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Edmund de Waal

Edmund de Waal - 2019 Kirker Lecture - The Ghetto of Venice (lecture)
The Royal Geographical Society, London
14 May 2019

Edmund de Waal, the library of exile, 2019, Ateneo Veneto, Venice. Photo: Fulvio Orsenigo © Edmund de Waal. Courtesy of the artist
Edmund de Waal, the library of exile, 2019, Ateneo Veneto, Venice. Photo: Fulvio Orsenigo © Edmund de Waal. Courtesy of the artist

This year's Kirker Lecture coincides with the unveiling of Edmund de Waal's major work for the Ghetto in Venice during the preview week of the Venice Biennale opening on 7 May. The exhibition is called psalm and will be in two parts. The first is located in the Canton Scuola, the beautiful 16th century synagogue in the Ghetto Nuovo, which is now part of the Jewish Museum. The second part of the work will be a pavilion installed in the 15th century building of the Ateneo Veneto, historically a centre for cultural debate in Venice.

Drawing on the themes of his psalm project - the poetry of exile, the co-existence of different communities and languages and the history of translation in Venice over the course of a thousand years, Edmund de Waal will consider the rich heritage of the Ghetto as a place of exchange in many different senses.

The psalm project will include a programme of events to bring the Ghetto into the heart of the Biennale and to bring new audiences into interiors like the sukkah shown here. This was originally an outside shelter whose metal roof structure survives and would have been hung with foliage and fruit to celebrate the sukkot, the Feast of the Tabernacles.

Venice in Peril


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Edmund de Waal

library of exile (solo show)
The British Museum, London
12 March – 8 September 2020

Installation view: British Museum, London, 2020. Photo: Hélène Binet
Installation view: British Museum, London, 2020. Photo: Hélène Binet

Created as a 'space to sit and read and be', library of exile is an installation by British artist and writer, Edmund de Waal, housing more than 2,000 books in translation, written by exiled authors.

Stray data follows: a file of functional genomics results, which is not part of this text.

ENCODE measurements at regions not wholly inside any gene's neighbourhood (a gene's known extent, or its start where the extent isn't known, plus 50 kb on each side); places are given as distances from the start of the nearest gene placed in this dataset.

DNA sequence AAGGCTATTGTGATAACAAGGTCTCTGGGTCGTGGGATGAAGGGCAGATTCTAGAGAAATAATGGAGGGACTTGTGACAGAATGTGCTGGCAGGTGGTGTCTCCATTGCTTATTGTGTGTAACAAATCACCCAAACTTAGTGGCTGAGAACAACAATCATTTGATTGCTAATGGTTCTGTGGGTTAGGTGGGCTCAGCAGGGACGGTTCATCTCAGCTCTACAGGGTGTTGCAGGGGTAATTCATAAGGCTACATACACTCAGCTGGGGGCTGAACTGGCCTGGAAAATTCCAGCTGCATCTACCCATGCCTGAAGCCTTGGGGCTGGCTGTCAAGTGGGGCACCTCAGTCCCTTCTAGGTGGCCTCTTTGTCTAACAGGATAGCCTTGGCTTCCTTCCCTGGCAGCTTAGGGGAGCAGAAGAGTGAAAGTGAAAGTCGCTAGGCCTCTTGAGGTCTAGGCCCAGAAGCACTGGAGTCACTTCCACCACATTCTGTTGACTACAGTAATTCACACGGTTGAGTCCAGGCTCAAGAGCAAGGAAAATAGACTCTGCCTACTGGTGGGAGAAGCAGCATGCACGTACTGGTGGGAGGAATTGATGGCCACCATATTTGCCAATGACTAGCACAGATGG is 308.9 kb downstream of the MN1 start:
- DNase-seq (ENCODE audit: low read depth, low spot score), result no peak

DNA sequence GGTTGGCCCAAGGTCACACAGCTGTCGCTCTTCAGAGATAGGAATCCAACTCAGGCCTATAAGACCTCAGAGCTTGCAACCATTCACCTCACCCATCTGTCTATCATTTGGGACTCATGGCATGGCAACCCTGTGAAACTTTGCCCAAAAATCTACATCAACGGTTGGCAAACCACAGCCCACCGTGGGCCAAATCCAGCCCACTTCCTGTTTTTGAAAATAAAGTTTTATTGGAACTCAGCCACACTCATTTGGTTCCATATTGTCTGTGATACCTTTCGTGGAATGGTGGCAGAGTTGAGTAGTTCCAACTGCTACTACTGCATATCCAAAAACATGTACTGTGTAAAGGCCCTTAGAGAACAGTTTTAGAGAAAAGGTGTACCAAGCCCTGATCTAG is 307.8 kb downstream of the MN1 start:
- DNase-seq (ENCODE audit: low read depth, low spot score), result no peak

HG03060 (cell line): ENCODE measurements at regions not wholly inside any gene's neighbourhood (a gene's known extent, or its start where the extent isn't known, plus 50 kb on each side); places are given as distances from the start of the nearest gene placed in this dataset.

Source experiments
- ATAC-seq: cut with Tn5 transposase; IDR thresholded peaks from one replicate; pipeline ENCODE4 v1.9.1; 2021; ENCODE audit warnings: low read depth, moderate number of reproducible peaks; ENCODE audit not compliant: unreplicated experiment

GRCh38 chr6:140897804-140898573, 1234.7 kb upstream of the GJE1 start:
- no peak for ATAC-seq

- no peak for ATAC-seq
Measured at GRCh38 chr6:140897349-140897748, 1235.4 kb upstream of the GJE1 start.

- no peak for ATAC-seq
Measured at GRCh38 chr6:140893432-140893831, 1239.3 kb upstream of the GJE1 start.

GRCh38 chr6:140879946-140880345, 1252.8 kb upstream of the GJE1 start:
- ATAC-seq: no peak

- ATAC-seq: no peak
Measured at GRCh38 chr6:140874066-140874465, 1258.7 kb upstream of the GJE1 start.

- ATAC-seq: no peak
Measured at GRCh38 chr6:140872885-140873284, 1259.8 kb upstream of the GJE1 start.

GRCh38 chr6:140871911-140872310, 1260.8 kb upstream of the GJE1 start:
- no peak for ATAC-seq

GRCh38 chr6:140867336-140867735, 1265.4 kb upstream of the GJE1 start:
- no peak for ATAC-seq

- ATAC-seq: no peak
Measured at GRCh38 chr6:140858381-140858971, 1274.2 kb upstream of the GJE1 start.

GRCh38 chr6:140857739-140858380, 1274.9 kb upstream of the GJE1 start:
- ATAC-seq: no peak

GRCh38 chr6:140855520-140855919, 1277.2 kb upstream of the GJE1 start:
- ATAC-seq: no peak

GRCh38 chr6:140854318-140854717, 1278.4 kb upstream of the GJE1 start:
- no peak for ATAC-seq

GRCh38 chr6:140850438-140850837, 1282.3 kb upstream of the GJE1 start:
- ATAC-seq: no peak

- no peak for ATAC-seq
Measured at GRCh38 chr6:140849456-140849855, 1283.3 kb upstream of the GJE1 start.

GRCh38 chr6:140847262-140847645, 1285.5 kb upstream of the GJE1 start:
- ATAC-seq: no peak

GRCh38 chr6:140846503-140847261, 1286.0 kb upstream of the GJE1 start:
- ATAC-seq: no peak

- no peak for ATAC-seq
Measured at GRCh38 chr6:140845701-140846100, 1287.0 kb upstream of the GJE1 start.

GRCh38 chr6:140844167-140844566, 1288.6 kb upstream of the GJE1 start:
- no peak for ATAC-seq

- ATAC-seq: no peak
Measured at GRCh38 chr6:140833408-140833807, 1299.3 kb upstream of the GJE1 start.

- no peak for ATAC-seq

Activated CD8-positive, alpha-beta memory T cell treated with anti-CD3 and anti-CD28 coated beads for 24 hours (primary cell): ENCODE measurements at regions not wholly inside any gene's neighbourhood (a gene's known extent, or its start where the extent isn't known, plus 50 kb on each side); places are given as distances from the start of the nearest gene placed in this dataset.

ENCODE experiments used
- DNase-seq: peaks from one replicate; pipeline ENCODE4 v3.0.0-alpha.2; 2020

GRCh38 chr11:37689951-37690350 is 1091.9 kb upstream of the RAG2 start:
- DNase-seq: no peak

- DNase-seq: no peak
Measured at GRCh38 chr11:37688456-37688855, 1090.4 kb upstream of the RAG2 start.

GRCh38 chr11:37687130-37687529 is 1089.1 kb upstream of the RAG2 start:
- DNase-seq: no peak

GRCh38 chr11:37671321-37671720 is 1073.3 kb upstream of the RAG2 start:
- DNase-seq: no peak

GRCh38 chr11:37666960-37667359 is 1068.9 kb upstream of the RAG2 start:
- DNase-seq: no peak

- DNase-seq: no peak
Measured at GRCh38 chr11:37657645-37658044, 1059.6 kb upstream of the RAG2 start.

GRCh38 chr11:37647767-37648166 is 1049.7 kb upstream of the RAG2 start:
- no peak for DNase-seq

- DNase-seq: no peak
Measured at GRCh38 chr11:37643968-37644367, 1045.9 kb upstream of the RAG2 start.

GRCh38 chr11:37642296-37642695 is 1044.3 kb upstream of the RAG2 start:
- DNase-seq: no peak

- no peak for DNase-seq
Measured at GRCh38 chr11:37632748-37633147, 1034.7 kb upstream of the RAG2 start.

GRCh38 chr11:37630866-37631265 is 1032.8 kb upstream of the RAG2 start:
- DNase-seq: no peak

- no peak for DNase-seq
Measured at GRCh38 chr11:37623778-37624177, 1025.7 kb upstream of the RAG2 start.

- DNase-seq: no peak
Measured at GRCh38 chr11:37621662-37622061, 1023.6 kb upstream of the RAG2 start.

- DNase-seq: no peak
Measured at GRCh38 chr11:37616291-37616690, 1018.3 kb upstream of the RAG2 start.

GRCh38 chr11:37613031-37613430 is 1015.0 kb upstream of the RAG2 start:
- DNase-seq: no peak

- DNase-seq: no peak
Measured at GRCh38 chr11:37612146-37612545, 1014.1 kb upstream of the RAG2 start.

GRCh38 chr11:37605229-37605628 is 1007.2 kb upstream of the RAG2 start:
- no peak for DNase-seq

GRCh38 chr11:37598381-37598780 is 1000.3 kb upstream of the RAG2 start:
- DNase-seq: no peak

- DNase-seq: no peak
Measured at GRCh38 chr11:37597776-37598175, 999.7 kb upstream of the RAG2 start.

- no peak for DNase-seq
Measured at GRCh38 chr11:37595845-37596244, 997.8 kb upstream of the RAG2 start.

Unveiled to great acclaim during the Venice Biennale 2019, this porcelain-covered pavilion is intended as a place of contemplation and dialogue. 'It is about exile,' says de Waal, 'what it means to have to move to another country, to speak another language.'

From Ovid and Dante to Marina Tsvetaeva and Judith Kerr, the library forms a record of repression while celebrating the response of the displaced. Almost all of the books are in translation, reflecting the idea of language as a form of migration. Each book has an 'ex libris' label so visitors can write their name inside ones that matter to them. The collection can also be explored through an online catalogue where new titles can be suggested.

Alongside the books hangs a quartet of de Waal's own vitrines, psalm, I-IV (2019), holding pieces of porcelain, marble and steel. Their arrangements echo the composition of Daniel Bomberg's 16th-century edition of the Talmud – a central text of Judaism – printed in Venice and notable for holding the Hebrew, Aramaic translation and commentary on a single page.

The external walls of the library are painted with liquid porcelain into which de Waal has inscribed the names of the great lost libraries of the world – from Nineveh in sixth-century BC Assyria to those recently lost in Tripoli and Mosul. Following its time at the Museum, the books will be donated to the library of the University of Mosul, Iraq, which is currently undergoing reconstruction, with the help of Book Aid International.

The British Museum